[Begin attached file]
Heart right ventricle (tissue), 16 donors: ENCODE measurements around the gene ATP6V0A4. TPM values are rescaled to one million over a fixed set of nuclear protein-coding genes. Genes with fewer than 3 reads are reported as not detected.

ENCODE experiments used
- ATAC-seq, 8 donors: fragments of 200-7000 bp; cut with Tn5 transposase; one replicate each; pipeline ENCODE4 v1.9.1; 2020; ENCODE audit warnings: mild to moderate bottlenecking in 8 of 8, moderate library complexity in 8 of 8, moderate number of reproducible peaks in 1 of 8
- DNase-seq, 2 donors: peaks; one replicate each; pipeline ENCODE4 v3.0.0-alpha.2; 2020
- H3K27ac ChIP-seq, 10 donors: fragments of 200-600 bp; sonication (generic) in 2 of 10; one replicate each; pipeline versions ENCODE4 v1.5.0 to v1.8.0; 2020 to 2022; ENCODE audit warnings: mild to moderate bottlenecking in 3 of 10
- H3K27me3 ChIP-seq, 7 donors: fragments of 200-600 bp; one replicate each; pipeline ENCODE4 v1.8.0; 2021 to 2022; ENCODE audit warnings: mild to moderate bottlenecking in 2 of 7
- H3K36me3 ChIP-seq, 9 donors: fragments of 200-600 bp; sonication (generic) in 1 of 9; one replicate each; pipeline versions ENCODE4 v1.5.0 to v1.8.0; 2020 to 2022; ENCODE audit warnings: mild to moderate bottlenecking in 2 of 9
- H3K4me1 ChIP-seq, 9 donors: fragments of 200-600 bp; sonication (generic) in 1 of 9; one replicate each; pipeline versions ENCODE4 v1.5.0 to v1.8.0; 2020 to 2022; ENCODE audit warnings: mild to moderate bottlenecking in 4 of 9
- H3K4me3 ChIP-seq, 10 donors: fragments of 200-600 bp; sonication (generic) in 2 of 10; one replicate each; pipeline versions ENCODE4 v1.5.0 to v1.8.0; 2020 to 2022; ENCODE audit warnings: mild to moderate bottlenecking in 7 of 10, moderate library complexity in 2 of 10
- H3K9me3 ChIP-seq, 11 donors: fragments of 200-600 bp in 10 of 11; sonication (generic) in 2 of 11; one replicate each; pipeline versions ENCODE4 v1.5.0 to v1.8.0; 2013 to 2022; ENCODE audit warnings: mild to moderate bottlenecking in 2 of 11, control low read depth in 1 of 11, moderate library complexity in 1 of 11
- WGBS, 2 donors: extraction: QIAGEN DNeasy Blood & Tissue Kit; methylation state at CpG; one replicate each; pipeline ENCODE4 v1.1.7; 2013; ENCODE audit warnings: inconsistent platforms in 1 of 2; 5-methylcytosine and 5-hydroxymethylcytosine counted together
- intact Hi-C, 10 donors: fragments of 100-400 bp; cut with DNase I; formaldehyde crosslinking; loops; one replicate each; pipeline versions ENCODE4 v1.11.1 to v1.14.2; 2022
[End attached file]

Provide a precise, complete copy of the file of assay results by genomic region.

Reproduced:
Heart right ventricle (tissue), 16 donors: ENCODE measurements around the gene ATP6V0A4. TPM values are rescaled to one million over a fixed set of nuclear protein-coding genes. Genes with fewer than 3 reads are reported as not detected.

ENCODE experiments used
- ATAC-seq, 8 donors: fragments of 200-7000 bp; cut with Tn5 transposase; one replicate each; pipeline ENCODE4 v1.9.1; 2020; ENCODE audit warnings: mild to moderate bottlenecking in 8 of 8, moderate library complexity in 8 of 8, moderate number of reproducible peaks in 1 of 8
- DNase-seq, 2 donors: peaks; one replicate each; pipeline ENCODE4 v3.0.0-alpha.2; 2020
- H3K27ac ChIP-seq, 10 donors: fragments of 200-600 bp; sonication (generic) in 2 of 10; one replicate each; pipeline versions ENCODE4 v1.5.0 to v1.8.0; 2020 to 2022; ENCODE audit warnings: mild to moderate bottlenecking in 3 of 10
- H3K27me3 ChIP-seq, 7 donors: fragments of 200-600 bp; one replicate each; pipeline ENCODE4 v1.8.0; 2021 to 2022; ENCODE audit warnings: mild to moderate bottlenecking in 2 of 7
- H3K36me3 ChIP-seq, 9 donors: fragments of 200-600 bp; sonication (generic) in 1 of 9; one replicate each; pipeline versions ENCODE4 v1.5.0 to v1.8.0; 2020 to 2022; ENCODE audit warnings: mild to moderate bottlenecking in 2 of 9
- H3K4me1 ChIP-seq, 9 donors: fragments of 200-600 bp; sonication (generic) in 1 of 9; one replicate each; pipeline versions ENCODE4 v1.5.0 to v1.8.0; 2020 to 2022; ENCODE audit warnings: mild to moderate bottlenecking in 4 of 9
- H3K4me3 ChIP-seq, 10 donors: fragments of 200-600 bp; sonication (generic) in 2 of 10; one replicate each; pipeline versions ENCODE4 v1.5.0 to v1.8.0; 2020 to 2022; ENCODE audit warnings: mild to moderate bottlenecking in 7 of 10, moderate library complexity in 2 of 10
- H3K9me3 ChIP-seq, 11 donors: fragments of 200-600 bp in 10 of 11; sonication (generic) in 2 of 11; one replicate each; pipeline versions ENCODE4 v1.5.0 to v1.8.0; 2013 to 2022; ENCODE audit warnings: mild to moderate bottlenecking in 2 of 11, control low read depth in 1 of 11, moderate library complexity in 1 of 11
- WGBS, 2 donors: extraction: QIAGEN DNeasy Blood & Tissue Kit; methylation state at CpG; one replicate each; pipeline ENCODE4 v1.1.7; 2013; ENCODE audit warnings: inconsistent platforms in 1 of 2; 5-methylcytosine and 5-hydroxymethylcytosine counted together
- intact Hi-C, 10 donors: fragments of 100-400 bp; cut with DNase I; formaldehyde crosslinking; loops; one replicate each; pipeline versions ENCODE4 v1.11.1 to v1.14.2; 2022